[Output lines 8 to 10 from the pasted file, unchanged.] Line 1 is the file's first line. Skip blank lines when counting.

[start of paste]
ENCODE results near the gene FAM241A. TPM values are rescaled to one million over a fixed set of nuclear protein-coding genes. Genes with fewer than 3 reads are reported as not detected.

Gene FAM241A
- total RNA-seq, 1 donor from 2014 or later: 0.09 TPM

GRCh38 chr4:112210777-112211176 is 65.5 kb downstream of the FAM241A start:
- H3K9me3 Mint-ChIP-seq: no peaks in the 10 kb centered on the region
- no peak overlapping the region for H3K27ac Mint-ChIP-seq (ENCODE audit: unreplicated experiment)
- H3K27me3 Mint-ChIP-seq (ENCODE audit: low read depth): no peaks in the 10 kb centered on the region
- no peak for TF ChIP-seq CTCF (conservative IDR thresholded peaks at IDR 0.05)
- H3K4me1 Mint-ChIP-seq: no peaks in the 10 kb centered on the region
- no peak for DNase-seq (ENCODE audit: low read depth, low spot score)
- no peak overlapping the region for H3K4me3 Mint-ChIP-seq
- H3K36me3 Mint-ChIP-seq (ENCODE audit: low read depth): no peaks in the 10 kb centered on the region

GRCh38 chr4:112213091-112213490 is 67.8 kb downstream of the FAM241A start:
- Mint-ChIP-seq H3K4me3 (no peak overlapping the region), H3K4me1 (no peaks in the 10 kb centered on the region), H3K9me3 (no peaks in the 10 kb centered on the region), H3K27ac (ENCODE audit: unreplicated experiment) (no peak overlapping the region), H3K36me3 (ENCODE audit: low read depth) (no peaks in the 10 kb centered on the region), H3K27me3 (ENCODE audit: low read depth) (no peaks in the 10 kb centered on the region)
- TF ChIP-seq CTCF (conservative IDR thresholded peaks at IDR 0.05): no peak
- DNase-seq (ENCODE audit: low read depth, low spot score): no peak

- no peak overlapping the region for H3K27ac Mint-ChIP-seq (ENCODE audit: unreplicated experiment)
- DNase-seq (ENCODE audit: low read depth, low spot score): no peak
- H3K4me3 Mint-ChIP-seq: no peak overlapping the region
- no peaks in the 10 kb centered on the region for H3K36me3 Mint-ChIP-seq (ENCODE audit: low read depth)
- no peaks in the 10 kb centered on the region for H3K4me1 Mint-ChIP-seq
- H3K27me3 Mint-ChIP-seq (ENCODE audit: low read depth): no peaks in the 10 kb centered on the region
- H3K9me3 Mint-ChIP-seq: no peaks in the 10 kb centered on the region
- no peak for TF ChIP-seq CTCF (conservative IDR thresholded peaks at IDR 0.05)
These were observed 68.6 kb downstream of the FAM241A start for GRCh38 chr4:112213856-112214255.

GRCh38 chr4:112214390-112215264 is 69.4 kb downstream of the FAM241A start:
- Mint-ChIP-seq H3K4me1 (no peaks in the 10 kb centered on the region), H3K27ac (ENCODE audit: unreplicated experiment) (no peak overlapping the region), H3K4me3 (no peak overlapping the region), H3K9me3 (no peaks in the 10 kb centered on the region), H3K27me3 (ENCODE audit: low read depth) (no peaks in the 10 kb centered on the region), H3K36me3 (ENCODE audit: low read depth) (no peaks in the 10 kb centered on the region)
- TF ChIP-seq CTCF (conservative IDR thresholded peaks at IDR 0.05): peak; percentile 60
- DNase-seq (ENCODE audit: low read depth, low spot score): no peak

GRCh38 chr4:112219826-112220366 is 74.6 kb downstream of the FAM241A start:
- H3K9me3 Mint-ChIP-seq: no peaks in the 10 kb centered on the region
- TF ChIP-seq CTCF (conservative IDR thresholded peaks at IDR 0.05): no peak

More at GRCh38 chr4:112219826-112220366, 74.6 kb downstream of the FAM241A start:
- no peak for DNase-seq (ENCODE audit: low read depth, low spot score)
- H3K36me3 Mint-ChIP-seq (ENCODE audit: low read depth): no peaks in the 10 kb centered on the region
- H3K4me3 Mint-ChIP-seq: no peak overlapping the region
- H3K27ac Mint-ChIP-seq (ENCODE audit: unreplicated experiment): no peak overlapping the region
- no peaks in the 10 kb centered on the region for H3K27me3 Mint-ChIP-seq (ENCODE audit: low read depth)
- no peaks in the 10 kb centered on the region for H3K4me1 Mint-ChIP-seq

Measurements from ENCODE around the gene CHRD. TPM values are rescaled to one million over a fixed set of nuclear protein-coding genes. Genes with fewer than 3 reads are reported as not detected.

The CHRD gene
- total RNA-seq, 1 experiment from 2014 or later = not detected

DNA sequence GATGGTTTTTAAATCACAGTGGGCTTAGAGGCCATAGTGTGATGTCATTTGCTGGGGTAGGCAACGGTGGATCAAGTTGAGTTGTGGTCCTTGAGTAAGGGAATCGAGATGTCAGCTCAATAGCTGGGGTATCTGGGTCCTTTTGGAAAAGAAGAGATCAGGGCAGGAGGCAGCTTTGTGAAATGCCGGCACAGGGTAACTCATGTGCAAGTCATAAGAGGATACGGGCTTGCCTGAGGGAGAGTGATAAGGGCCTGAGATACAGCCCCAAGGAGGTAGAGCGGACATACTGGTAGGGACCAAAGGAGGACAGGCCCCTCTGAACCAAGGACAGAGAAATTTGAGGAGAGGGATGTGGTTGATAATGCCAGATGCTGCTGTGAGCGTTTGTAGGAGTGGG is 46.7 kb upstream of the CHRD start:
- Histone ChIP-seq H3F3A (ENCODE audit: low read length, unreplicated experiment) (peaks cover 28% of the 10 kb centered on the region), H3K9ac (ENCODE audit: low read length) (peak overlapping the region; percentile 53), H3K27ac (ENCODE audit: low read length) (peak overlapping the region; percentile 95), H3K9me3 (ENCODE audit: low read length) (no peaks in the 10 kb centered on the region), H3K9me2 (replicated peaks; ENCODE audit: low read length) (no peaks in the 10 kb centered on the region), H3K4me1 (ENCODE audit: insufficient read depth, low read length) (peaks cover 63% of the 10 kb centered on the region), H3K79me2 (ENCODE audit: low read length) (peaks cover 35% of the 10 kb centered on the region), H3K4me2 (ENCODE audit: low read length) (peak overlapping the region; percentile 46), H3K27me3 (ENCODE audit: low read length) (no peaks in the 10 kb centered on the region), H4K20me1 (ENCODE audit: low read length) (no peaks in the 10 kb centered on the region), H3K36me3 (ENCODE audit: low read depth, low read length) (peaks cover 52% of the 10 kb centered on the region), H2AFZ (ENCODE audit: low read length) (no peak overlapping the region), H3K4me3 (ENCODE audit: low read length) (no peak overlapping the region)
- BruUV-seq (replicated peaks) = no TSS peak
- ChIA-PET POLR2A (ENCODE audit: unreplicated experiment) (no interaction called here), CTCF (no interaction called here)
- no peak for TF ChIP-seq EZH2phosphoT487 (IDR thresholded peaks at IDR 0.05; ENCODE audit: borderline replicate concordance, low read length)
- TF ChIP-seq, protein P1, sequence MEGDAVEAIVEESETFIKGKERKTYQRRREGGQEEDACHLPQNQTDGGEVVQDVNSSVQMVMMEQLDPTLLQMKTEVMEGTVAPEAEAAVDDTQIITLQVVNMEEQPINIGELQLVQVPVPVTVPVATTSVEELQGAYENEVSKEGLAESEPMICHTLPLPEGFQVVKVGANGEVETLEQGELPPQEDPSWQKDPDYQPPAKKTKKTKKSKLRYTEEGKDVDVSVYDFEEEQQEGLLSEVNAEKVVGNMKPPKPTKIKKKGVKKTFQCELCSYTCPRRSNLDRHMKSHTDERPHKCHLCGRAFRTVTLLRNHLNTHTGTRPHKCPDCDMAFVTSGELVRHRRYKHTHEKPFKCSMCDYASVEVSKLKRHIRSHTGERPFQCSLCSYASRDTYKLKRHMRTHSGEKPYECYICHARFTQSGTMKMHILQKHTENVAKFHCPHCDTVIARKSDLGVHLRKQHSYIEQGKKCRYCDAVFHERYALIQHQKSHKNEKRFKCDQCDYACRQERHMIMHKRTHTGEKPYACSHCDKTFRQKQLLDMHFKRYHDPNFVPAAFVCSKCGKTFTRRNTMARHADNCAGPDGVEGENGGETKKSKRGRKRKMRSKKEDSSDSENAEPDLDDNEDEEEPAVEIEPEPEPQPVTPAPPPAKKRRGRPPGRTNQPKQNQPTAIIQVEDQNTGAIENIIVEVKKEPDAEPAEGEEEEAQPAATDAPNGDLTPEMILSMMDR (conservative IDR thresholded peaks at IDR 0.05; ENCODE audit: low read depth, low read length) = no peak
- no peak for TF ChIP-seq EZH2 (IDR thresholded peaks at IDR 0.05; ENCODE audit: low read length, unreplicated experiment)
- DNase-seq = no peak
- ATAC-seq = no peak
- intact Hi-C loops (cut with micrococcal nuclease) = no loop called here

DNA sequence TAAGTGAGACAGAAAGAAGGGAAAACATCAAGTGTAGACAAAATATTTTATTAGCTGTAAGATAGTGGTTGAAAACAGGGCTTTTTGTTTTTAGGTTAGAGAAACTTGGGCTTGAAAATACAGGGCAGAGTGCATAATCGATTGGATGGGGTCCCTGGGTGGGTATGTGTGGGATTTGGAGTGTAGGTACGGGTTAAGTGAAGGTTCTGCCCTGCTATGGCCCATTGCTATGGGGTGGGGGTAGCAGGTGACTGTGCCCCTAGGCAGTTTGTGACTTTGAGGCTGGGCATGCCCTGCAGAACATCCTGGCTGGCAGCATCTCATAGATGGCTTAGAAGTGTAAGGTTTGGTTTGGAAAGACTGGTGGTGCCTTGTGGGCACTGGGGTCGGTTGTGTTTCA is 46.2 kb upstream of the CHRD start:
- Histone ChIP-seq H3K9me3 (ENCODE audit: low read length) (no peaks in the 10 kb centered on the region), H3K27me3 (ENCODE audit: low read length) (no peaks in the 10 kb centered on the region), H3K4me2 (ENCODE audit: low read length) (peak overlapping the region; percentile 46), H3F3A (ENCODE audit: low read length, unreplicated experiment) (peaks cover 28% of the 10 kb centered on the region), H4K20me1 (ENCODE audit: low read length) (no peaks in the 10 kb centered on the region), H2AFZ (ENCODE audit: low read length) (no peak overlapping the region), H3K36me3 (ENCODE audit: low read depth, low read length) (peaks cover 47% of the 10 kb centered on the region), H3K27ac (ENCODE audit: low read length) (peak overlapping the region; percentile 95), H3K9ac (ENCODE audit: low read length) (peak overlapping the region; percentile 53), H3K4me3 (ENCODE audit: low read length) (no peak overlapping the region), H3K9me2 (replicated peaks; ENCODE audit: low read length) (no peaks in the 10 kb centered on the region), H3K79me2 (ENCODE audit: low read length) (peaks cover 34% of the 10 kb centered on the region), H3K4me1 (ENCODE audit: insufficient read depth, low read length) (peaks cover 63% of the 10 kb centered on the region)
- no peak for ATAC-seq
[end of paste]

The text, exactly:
- no peak for TF ChIP-seq CTCF (conservative IDR thresholded peaks at IDR 0.05)
- H3K4me1 Mint-ChIP-seq: no peaks in the 10 kb centered on the region
- no peak for DNase-seq (ENCODE audit: low read depth, low spot score)